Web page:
Tracing liquid body wash with Waring Big Stix - What speed should I use? - Cosmetic Science Talk

Tracing liquid body wash with Waring Big Stix - What speed should I use?

The title says it all!

We have acquired a Waring "Bix Stix" immersion blender. It's quite the powerful device. Not to be confused with the throwaway kitchen immersion blender that we were using before. It did the trick for super small batches, however!

We are creating a liquid body wash. The base is coconut/olive oils + KOH.

The machine appears to have speed settings from 1 to 9.

For people who are familiar with this method and this device:

What speed should I use to trace? Go straight for the max speed?

Thanks!!

Comments

  • If I hadn't been making soap commercially for the past few years, I'd have no idea what you were talking about. This is not something that most cosmetic chemists deal with. On this forum, you're in luck  - there's a few of us that make soap.

    What you want to avoid, at all costs, is making foam. So, you want to have your mixer at the highest speed that will not beat air into your batch. That speed will probably be different for every formula, so you will have to figure it out experimentally.
    Robert Zonis, Sr. Formulation Chemist, Beaumont Products "All opinions and comments expressed are my own, have no relation to Beaumont Products, are fully copyrighted, and may not be used without written permission."
  • Hi stephanm,

    I have been making traditional lye soap for years, and I know what you mean by "trace." I think the speed you use depends on how quickly you want the batch to come to trace. 

    Personally, I usually want to slow trace down in order to have more time to thoroughly mix everything together -- so my vote is for the lowest speed setting. Since you're using a heavy-duty immersion blender, it will probably be faster than your old stick blender anyway.

    Also, like Bob said, you probably don't want to go so fast that you whip air into it and create foam.
    I'm a licensed Landscape Architect -- not a chemist. I just really like this stuff.
  • @Bobzchemist ;
    I knew I'd find an answer here because we have already invested in several pieces of equipment that you yourself recommended to us - this Big Stix immersion blender being one of them! =P

    Our formula for the base is 80% coconut/20% olive, with the rest being the appropriate mixture of KOH + water.

    I'm not too sure how to know that we're beating air into the batch during the tracing step or not.

    I believe you know this exact piece of equipment pretty well - is there a specific dial setting that you're comfortable using?
  • No, not really - it all depends on how large your batch is and how thick it gets.

    Every single piece of new equipment needs to be at least roughly calibrated/dialed-in as a part of establishing a procedure for it, so you need to try it out making a few batches, and keep careful records. Once you've made a few batches, you should be comfortable with which settings need to be used when. This is done to one extent or another at pretty much every manufacturing facility everywhere - it's not just you that has to do this. It's not that hard, just start from zero and work your way up until the batch is moving around enough.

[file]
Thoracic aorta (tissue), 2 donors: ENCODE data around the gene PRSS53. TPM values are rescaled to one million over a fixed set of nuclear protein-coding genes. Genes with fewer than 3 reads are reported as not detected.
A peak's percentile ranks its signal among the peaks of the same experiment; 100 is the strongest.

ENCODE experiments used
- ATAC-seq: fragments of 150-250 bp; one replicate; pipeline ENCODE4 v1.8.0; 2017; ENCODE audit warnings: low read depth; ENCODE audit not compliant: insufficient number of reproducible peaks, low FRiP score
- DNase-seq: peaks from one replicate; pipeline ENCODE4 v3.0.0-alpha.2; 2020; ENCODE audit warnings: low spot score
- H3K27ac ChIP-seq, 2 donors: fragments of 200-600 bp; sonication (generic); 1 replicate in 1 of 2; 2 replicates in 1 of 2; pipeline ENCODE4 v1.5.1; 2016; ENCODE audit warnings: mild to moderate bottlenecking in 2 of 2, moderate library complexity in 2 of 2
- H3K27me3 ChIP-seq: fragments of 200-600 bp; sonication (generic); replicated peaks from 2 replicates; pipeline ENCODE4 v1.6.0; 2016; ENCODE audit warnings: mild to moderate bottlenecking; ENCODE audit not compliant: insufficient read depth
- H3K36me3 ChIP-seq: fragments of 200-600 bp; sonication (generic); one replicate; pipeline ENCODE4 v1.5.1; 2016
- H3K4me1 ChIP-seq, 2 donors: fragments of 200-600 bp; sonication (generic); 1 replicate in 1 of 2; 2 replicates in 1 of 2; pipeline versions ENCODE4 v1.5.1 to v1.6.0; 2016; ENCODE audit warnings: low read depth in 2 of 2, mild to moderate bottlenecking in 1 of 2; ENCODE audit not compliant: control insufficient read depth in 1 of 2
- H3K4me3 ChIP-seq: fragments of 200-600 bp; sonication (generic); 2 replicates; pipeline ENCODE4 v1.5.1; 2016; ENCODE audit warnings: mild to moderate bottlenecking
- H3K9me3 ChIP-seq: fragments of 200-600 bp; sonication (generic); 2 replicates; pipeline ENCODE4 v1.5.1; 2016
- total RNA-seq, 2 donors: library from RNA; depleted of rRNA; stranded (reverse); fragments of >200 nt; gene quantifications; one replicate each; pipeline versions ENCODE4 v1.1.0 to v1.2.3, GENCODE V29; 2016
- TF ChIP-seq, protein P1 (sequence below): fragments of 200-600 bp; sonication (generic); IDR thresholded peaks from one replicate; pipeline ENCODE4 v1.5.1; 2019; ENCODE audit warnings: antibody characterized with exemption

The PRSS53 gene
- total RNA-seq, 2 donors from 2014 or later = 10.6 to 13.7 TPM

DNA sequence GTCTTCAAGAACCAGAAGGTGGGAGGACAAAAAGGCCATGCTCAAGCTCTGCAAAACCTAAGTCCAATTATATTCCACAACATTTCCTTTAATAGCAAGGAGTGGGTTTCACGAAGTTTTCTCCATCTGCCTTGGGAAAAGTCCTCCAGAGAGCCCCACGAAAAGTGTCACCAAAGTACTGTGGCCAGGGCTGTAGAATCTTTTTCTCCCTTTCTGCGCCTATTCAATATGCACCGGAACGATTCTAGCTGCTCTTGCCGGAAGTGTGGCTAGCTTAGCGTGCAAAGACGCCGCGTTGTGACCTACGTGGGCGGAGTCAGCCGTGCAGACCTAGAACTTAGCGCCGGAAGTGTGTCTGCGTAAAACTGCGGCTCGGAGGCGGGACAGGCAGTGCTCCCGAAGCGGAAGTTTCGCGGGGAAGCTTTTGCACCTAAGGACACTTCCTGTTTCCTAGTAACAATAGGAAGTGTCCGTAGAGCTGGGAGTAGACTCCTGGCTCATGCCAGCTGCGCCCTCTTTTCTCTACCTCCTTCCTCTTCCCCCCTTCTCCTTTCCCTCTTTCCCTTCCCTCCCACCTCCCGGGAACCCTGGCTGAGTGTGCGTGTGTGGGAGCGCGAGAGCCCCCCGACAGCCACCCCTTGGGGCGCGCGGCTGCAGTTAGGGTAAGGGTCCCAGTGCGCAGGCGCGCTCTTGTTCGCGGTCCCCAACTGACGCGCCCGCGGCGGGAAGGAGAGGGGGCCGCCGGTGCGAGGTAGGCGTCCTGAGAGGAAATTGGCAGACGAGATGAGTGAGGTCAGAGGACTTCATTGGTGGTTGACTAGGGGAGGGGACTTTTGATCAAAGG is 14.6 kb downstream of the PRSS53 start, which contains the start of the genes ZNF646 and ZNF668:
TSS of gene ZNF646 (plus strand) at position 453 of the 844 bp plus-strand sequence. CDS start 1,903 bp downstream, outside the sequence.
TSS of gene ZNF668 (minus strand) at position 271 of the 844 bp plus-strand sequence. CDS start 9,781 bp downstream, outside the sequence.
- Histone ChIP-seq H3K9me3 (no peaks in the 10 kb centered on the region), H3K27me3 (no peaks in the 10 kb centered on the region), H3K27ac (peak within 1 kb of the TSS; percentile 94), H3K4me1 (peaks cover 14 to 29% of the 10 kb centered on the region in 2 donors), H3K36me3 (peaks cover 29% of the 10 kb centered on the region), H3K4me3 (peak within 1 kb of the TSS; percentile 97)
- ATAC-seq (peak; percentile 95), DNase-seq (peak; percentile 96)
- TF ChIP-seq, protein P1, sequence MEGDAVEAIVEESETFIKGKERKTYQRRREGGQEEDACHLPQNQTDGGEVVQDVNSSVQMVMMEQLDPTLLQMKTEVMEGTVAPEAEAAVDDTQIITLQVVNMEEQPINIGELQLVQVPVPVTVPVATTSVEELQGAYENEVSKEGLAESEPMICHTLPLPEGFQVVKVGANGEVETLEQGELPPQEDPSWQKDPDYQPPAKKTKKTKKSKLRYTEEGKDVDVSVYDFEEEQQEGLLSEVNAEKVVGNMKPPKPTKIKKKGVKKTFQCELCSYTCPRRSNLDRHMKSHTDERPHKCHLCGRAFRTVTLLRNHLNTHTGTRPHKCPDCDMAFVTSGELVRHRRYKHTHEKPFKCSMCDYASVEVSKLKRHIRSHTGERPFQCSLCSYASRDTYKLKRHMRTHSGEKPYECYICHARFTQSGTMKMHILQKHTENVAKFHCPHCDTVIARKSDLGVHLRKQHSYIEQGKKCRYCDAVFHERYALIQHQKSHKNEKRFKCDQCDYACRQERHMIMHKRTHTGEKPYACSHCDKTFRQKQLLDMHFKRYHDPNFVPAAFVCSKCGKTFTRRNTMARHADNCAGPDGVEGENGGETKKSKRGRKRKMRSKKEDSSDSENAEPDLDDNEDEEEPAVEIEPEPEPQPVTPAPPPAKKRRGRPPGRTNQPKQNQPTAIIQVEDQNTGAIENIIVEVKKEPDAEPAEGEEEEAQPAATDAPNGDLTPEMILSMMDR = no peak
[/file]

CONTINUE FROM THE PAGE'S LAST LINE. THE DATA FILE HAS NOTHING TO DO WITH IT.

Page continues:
Keep in mind that the folks making these mixers aren't making precision equipment either, and so they don't take particular care to make sure they're all exactly alike. As a result, a dial setting on a new one I use could produce RPM's significantly different from what I've used in the past, and both could be different from the one you have, so you have to check each mixer you buy. Large companies can afford mixers with tachometers and other instrumentation built in to their mixers that make this process easier, but most of us have to do this the old-fashioned way.

    You should be able to see foam visually if you're beating air into the batch. If your finished batch has too many bubbles/too much foam, then you have a problem with your procedure somewhere. If it doesn't, then you have nothing to worry about.
    Robert Zonis, Sr. Formulation Chemist, Beaumont Products "All opinions and comments expressed are my own, have no relation to Beaumont Products, are fully copyrighted, and may not be used without written permission."
  • @Bobzchemist ;

    Understood. Thank you for your help again!
  • edited May 2016
    We do a lot of these liquid soaps in 70 Kg batches using the Waring equipment you have described. Agree exactly with what Bobzchemist has suggested. We keep a lot of data on times etc on each batch sheet, which helps to get these mixers calibrated. Once sorted, it all becomes routine.

    BTW, we use ours at a fairly high speed, and never found foaming an issue if the blade is kept below the surface.
    Dr. Mike Thair
    Cofounder & Chief Formulator
    Indochine Natural
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